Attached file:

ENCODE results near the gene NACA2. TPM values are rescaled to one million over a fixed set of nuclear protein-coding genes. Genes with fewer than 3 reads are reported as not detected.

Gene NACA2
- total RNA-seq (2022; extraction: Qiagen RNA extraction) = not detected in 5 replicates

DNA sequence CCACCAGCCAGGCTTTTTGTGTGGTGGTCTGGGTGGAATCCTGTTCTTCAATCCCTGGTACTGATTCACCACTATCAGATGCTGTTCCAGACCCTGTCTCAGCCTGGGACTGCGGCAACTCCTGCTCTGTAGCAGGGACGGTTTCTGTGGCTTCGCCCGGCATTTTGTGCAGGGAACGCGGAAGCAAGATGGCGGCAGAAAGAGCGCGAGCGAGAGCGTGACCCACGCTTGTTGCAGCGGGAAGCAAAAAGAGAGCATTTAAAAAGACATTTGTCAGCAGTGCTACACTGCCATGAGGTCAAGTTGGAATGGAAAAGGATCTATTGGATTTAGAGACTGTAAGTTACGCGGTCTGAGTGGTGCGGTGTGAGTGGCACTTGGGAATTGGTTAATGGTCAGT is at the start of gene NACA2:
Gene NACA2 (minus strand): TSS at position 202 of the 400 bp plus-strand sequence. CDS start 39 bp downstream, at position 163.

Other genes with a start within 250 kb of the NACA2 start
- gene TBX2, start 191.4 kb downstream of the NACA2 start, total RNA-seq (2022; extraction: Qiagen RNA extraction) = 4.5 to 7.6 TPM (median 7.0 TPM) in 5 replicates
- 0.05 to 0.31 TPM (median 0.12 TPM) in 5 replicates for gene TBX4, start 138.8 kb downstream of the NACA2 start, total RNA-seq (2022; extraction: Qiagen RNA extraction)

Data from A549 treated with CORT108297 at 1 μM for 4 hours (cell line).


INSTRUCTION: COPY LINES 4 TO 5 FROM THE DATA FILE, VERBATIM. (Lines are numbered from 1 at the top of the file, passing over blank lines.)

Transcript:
DNA sequence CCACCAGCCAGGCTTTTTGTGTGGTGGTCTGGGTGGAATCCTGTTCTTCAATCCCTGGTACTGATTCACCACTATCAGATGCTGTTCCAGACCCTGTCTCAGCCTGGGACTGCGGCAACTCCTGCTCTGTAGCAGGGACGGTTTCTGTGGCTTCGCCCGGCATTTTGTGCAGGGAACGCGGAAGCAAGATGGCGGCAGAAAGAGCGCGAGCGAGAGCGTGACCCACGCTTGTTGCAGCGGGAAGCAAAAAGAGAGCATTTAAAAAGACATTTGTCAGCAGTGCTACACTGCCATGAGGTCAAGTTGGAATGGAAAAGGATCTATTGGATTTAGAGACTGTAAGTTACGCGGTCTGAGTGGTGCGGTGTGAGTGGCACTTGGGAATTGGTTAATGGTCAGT is at the start of gene NACA2:
Gene NACA2 (minus strand): TSS at position 202 of the 400 bp plus-strand sequence. CDS start 39 bp downstream, at position 163.